Study Links Zika to Stillbirth in Brazil

     (CN) – A potential connection between the Zika virus and stillbirths adds another dimension to the danger that the virus may pose to pregnant women and their infants, according to a study released Thursday.
     The journal PLOS Neglected Tropical Diseases published the work of Dr. Albert Ko and Dr. Antonio Raimundo de Almeida, after the pair investigated the case of a Brazilian woman infected with the virus who gave birth to a stillborn baby in January 2016.
     Their findings showed that the fetus’ brain was absent, a condition known as hydranencephaly. Abnormal pools of fluid were also found in different parts of the fetus, the study said.
     The findings document the first case of damage to fetal tissues outside of the central nervous system that may be caused by Zika. Microcephaly and Guillain-Barre syndrome each impact the central nervous system, and while these conditions have also been linked to the virus no connection has been confirmed.
     “These findings raise concerns that the virus may cause severe damage to fetuses leading to stillbirths and may be associated with effects other than those seen in the central nervous system,” Ko said in a statement.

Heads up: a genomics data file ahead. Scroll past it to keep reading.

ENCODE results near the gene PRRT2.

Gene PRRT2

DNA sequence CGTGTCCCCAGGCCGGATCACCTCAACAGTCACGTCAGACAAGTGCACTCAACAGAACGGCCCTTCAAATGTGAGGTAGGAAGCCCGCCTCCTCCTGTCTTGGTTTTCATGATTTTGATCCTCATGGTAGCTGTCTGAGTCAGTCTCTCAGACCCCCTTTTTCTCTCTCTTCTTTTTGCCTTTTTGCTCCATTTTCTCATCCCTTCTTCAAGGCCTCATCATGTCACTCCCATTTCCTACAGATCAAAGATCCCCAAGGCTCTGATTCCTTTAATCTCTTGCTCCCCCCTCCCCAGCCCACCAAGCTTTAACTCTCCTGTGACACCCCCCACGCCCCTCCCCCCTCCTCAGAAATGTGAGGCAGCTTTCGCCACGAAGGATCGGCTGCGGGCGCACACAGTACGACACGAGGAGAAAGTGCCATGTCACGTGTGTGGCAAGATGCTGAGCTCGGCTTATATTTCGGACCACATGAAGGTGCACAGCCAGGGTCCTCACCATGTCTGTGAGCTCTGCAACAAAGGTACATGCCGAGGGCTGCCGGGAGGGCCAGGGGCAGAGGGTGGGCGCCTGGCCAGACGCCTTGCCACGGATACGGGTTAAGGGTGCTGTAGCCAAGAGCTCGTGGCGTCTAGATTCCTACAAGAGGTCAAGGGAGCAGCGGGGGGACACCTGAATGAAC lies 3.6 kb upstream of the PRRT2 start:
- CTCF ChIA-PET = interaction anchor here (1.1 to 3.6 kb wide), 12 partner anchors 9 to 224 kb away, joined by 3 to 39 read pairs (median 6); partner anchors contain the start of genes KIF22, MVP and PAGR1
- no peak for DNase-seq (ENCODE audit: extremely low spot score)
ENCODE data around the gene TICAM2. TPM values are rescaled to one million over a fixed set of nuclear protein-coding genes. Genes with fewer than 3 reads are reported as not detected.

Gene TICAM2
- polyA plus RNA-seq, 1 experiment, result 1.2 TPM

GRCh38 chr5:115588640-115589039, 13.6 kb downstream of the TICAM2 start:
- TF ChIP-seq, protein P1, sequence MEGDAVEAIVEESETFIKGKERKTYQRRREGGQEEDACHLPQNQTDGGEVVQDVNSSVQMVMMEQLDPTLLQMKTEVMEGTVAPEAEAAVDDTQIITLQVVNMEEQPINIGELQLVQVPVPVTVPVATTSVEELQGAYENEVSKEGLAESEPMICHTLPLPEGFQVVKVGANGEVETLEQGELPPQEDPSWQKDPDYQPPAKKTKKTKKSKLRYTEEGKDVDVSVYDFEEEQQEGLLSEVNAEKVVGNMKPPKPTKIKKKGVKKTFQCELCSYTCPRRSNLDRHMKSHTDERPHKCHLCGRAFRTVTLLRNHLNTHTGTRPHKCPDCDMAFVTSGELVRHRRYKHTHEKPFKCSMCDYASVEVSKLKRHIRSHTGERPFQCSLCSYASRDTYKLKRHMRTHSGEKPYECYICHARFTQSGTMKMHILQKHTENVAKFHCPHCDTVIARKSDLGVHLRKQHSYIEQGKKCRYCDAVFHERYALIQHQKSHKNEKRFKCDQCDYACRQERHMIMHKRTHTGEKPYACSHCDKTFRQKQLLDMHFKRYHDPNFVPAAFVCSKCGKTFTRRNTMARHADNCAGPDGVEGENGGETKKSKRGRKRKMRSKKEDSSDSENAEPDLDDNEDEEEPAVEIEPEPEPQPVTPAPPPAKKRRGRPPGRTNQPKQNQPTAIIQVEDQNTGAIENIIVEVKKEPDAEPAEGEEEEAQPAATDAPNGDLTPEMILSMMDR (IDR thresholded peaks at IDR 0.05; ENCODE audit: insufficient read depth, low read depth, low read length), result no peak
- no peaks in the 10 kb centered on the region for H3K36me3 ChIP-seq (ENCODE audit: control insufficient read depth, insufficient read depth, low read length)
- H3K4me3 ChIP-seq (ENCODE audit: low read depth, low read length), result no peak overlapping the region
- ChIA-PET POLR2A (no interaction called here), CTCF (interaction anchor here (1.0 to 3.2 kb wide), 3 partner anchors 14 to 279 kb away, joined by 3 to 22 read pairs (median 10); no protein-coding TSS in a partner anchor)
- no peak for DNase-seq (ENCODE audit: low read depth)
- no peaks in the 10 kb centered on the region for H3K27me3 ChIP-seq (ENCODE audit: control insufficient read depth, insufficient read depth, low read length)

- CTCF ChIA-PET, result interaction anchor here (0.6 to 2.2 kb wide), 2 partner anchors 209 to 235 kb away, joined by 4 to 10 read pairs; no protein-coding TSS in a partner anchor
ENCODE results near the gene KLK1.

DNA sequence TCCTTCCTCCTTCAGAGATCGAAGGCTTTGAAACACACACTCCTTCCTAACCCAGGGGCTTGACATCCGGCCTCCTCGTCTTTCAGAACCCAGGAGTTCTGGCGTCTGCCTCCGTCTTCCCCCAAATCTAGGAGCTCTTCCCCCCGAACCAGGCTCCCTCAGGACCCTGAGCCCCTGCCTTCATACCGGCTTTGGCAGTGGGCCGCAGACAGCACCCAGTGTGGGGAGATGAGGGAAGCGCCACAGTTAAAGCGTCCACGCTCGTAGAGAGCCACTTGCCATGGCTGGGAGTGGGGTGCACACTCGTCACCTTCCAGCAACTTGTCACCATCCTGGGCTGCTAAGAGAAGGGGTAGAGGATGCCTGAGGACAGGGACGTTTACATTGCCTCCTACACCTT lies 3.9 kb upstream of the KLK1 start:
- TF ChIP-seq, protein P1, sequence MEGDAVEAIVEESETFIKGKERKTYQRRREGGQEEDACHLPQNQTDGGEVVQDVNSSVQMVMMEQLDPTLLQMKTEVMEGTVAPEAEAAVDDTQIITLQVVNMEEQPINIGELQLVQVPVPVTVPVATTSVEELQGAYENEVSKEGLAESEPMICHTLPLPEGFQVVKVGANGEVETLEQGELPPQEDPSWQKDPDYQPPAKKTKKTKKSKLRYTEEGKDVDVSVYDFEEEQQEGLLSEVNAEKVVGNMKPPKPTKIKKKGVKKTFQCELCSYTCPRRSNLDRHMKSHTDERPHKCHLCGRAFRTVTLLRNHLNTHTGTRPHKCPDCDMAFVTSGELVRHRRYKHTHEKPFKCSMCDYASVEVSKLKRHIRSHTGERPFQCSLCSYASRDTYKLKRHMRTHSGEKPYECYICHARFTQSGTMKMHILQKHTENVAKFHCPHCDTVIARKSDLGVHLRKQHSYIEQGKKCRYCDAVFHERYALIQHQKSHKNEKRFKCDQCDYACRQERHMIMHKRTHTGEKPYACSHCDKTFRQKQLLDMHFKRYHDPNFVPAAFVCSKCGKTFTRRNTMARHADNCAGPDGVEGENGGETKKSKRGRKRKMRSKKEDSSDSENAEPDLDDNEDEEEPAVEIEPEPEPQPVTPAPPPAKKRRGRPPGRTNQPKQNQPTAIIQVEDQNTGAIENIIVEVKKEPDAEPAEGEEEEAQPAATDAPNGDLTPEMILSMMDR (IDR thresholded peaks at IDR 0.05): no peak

Microcephaly results in reduced head size, as well as potential brain damage and death, while Guillain-Barre can cause paralysis and has been associated with five deaths in Colombia. Three of those cases involved individuals who had been infected with Zika.
     Ko, who chairs the Department of Epidemiology of Microbial Diseases at Yale University, has worked in Salvador, Brazil, studying the outbreak of Zika since mid-2015. He believes the excess accumulation of fluids in fetal compartments, known as hydrops fetalis, is related to the virus.
     “Additional work is needed to understand if this is an isolated finding and to confirm whether Zika virus can actually cause hydrops fetalis,” Ko said.
     The woman’s pregnancy was progressing normally until the 18th week. An ultrasound at that point revealed that the fetus’ weight was far below normal.
     She did not report any of the symptoms commonly associated with Zika, including aches, fever or rashes.
     Her fetus had a range of birth defects by the 30th week of the pregnancy, and labor was ultimately induced at the 32nd week. Doctors found Zika in the fetus afterward, the same strain of the virus observed in other confirmed cases of infection in Brazil, according to the statement.
     Further analysis is needed to determine if this strain can cause other potential birth defects and issues, the researchers said.
     There have been more than 580 confirmed cases of microcephaly in Brazil, as well as 4,100 suspected cases that are still being investigated.

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